But the fishing gozzi of the Bay of Naples used the lateen sail only in special conditions. It was high, heavy and cumbersome during the rowing. The most used sail was a fore and aft sail, the sprit sail, a tiny, less proficient one, but very easy to maneuver and taking little room when folded.
And right like the original gozzo, the new "Santa Maria del Lauro" will sport both riggings.
Michele has chosen to have a very long and flexible yardarm, in white pine wood, and a tall mast, still in pine wood, to take more wind.
From two square planks, they saw corners off, then taper both ends, and then, by plane and sandpaper work, corners are refined until the shape is almost circular.
They will define the shape of the sail, and the speed of the boat.

venerdì 16 aprile 2010

The mast-step

It is easy to imagine how a sail can move a boat: the wind blows on its surface, and since the sail is tied to the mast, that is connected to the boat, the boat goes. But to convey the wind energy to the boat's hull, and to do it in a proficient manner, is a serious problem to face, to avoid that mast and sail fly away while the boat stay still.
So the mast cannot be a simple pole, but a whole system due to resist strains while absorbing shocks potentially harmful to the hull. The first element of this system that Michele Cafiero assembles on his gozzo "S. Maria del Lauro" is the mast step.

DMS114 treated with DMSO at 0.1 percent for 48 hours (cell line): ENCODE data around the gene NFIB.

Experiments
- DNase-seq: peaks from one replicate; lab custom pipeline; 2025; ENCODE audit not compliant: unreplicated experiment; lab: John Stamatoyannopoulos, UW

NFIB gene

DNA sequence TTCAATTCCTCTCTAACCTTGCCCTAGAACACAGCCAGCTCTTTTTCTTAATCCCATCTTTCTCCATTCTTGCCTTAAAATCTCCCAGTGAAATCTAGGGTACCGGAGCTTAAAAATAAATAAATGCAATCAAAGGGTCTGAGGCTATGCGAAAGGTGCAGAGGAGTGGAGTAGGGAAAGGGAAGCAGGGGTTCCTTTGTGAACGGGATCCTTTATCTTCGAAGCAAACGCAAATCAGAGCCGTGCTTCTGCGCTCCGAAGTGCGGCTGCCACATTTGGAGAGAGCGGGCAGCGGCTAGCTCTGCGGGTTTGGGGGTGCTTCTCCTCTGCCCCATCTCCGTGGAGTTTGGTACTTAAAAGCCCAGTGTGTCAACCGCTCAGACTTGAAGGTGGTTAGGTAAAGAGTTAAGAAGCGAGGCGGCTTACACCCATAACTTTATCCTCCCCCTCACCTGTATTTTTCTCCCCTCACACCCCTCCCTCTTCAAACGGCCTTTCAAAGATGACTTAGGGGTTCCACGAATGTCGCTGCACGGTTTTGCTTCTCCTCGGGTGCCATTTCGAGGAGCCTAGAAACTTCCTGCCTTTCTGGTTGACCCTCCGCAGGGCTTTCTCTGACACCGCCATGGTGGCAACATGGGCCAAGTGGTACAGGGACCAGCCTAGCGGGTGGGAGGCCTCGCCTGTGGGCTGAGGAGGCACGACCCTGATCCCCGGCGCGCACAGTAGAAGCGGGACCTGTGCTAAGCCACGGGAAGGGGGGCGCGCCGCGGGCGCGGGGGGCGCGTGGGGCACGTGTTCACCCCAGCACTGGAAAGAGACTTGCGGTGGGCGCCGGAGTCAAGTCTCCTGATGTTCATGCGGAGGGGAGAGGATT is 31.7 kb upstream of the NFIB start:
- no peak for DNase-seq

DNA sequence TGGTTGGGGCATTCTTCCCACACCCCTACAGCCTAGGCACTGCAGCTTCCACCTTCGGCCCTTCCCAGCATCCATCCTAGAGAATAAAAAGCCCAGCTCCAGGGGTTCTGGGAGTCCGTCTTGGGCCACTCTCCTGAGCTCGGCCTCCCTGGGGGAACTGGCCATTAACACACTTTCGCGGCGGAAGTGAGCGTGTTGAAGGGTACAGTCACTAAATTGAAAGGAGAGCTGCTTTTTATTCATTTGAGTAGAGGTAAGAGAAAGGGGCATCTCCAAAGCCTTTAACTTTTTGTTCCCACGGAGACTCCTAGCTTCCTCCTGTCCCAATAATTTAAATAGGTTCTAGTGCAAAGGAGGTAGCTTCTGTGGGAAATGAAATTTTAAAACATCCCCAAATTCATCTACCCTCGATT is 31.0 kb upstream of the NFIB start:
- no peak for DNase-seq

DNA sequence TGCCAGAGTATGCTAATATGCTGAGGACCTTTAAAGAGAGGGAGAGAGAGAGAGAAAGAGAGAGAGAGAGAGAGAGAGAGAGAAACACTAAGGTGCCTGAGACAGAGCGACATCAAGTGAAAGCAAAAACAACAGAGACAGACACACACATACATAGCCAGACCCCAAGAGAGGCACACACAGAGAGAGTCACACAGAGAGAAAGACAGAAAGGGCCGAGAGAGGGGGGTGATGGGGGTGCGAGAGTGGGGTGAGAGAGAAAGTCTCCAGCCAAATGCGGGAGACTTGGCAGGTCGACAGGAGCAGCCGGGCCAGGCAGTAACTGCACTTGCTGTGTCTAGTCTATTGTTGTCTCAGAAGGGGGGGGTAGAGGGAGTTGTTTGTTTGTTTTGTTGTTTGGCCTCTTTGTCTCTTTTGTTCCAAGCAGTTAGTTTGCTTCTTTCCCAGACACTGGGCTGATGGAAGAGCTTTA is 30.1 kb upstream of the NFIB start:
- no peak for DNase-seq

It is a wooden pedestal that is tightly connected to the hull, with a hole where the bottom of the mast will fit in, after passing through another hole in the mast-hole, a plank placed at deck height. The position of the mast-step, that is to say the position of the mast, will affect the manoeuvrability of the boat, her trim during different reaches, and the centre of maneuver itself.
The lateen sail was seldom used by Alimuri fishermen: the Bay of Naples' winds are whimsical and changing, but who knew how to exploit them had a remarkable aid to the hardships of rowing. To save room, the mast was close to the bow, even if this arrangement made the boat quite unbalanced and hard to be kept in course, under sailing. With a concession to evolution, the lateen sail mast of Mast'Antonio's and Michele Cafiero's gozzo will stand in a more central position than the original 1919 boat.

Bookmark and Share